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The more I think about it, the less I think that any energy is lost from magnets, I suppose you could compare them to a spring or to gravity.

12. ### bundick Active Member

Dec 19, 2007
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Interesting question. I finally figured out what you were asking. I dont know what the energy is called. Attraction?

13. ### mentaaal Thread Starter Senior Member

Oct 17, 2005
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But then where does the nail get the energy to overcome the force of attraction of gravity? everything has potential energy due to gravity and as the nail is raised up its potential energy is increased. This means that it has to have gotten energy from something else. This also means that the "something else" must have lost energy. What else could have lost energy here besides the magnet? Am i correct in my line of thinking? Please, if someone knows better please correct me. Energy transfer has always been a tough cookie for me to crack

14. ### recca02 Senior Member

Apr 2, 2007
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for this to happen the magnet has to at some hight, right?
so was the magnet in air from the beginning? or was it brought there? was the nail there when it was brought there? or was the nail brought after?
think now u'll find the answer yourself.

if the nail was brought there afterwards...the phenomenon which brought it there did the work.
if magnet was raised near the magnet ...the phenomenon raising the magnet did the work.

before all of this lets say everything was at its equilibrium position..a state of min Potential energy.... later whichever force made the nail or magnet do work to restore equilibrium and maintain a state of lower PE had to do that much work(at least) to raise the PE of the configuration.

15. ### mentaaal Thread Starter Senior Member

Oct 17, 2005
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I was kind of thinking of that as well but lets say that the magnet is suspended by a piece of string tight to a pole or whatever. And the nail was moved horizontally along the ground until it came into range of the magnet to attract the nail. Then what?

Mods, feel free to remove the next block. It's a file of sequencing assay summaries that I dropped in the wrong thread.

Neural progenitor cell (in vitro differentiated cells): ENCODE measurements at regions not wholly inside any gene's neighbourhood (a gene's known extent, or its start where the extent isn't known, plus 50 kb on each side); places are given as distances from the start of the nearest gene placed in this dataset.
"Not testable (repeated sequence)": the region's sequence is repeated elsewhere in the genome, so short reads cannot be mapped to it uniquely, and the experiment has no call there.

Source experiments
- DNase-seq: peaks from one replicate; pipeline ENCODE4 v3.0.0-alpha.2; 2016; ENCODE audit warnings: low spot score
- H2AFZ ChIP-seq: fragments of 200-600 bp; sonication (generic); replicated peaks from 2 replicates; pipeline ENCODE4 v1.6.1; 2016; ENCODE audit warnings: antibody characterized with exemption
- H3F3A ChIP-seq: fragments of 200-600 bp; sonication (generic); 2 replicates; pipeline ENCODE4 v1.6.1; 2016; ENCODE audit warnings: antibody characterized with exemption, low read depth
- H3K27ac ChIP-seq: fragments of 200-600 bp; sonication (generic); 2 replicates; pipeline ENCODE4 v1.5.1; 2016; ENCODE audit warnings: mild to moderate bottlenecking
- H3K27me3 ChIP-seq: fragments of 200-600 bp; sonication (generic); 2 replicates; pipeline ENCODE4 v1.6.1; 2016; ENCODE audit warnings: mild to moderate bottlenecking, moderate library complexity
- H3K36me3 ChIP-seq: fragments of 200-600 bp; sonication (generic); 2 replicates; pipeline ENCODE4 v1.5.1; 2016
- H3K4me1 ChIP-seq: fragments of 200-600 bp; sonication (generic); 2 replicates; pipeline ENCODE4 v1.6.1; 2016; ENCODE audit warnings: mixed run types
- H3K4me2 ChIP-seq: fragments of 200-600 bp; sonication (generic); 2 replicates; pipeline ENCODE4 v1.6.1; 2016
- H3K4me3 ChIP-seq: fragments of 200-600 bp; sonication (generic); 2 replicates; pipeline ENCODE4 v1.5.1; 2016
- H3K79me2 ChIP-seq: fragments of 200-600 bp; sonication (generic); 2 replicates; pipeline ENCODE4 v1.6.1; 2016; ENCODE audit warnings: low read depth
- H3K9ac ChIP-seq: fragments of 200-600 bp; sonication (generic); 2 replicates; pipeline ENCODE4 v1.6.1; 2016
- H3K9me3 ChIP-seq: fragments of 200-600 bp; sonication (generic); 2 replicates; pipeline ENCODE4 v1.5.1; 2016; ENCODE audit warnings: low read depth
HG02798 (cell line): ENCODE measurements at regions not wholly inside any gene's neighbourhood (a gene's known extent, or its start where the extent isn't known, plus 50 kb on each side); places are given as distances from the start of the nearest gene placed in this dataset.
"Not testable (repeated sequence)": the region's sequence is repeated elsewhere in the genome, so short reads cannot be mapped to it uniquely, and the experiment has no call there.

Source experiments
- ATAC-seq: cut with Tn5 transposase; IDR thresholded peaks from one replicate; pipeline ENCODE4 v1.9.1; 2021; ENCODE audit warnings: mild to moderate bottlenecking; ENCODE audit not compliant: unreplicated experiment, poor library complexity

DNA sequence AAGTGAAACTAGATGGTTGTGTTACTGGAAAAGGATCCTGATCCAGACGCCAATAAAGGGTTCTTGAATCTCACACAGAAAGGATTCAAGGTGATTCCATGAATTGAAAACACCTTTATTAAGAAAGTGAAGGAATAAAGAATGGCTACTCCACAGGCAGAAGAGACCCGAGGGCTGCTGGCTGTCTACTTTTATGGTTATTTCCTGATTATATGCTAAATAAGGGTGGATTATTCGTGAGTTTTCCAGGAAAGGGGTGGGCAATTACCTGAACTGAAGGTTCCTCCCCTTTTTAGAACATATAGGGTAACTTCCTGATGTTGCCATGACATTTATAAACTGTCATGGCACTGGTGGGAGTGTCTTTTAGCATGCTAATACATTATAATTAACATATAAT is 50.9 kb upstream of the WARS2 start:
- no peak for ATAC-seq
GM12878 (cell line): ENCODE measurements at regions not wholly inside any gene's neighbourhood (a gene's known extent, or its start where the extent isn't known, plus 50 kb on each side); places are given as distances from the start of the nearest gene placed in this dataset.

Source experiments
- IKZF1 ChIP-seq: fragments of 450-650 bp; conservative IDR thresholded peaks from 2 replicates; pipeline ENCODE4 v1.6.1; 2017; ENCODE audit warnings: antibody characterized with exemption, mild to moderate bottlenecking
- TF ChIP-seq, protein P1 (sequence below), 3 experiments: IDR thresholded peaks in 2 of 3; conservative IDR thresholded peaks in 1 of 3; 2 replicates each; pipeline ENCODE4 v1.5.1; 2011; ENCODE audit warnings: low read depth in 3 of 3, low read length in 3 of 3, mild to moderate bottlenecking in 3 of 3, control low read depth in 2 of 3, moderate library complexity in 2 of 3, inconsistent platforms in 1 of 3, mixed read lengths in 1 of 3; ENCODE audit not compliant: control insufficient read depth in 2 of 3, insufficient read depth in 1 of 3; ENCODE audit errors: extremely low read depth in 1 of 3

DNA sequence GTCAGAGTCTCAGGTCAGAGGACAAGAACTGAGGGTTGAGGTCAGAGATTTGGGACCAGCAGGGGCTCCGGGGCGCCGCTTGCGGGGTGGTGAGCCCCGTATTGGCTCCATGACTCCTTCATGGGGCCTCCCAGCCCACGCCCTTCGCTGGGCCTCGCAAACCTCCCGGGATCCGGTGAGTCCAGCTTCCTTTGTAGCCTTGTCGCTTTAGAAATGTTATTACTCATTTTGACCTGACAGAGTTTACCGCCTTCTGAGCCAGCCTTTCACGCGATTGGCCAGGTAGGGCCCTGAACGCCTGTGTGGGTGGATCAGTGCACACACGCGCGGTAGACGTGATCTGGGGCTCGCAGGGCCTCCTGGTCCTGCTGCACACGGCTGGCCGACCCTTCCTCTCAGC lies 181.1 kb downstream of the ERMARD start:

16. ### recca02 Senior Member

Apr 2, 2007
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you don't even need to bring the nail in that case..the nail will automatically be pulled to that point since the nail is attracted by the magnet.the magnet hence was at higher PE initially.
but this is exactly what is your question right? which agency did the work of bringing nail to that PE initially?
the answer might be the matter/substance evolved in due course of time as magnet and this process gave it the energy to create a magnetic field perhaps...this will require to delve into how a magnetic property actually relates to a matter..is it an intrinsic property etc..

17. ### scubasteve_911 AAC Fanatic!

Dec 27, 2007
1,202
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mentaaal ,

Be very scared of Maxwell's equations! I was in an EM physics course this year, but I had dropped out because I was taking 8 courses at once. All of the engineers struggled with that class! I'm looking forward to it next september

Steve

18. ### mentaaal Thread Starter Senior Member

Oct 17, 2005
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Ok thanks alot for the replies guys. And yes, eeep!

19. ### Dave Retired Moderator

Nov 17, 2003
6,960
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Although complex, understanding the fundamentals of Maxwell's Equations are not all that bad if you do some background work on the underlying mathematics (easy for me to say I hear you say!). For Faraday's and Ampere's Laws you need a grasp of how the Curl works and understand the interrelation of the electric and magnetic fields, namely a time-varying electric-field gives rise to a time-varying magnetic-field and how a time-varying magnetic-field gives rise to a time-varying electric-field. You should also be clear on the concepts of permittivity and permeability and there influence in the resulting EM waves.

Couple Faraday's and Ampere's Law (using substitution) and you have the wave equations for the plane wave solutions to the electric and magnetic fields. With the boundary conditions you now have all the fundamental tools for describing the complete interaction of EM waves within an environment.

Gauss's Laws are based around the divergence operator.

Maxwell's Equations become considerably more complicated when we start looking at practically applying them; thats where you need to concentrate in your EM Physics courses

Dave

20. ### BlueDevry Member

Dec 26, 2007
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Not really good at physics but my conjecture is that the energy may have more to do with the magnetic properties of the atoms in the objects and the distance that those objects are from each other. The nail gets its potential energy from the fact that opposite polarities attract. This potential energy depends on the strength of the flux and the distance of the objects.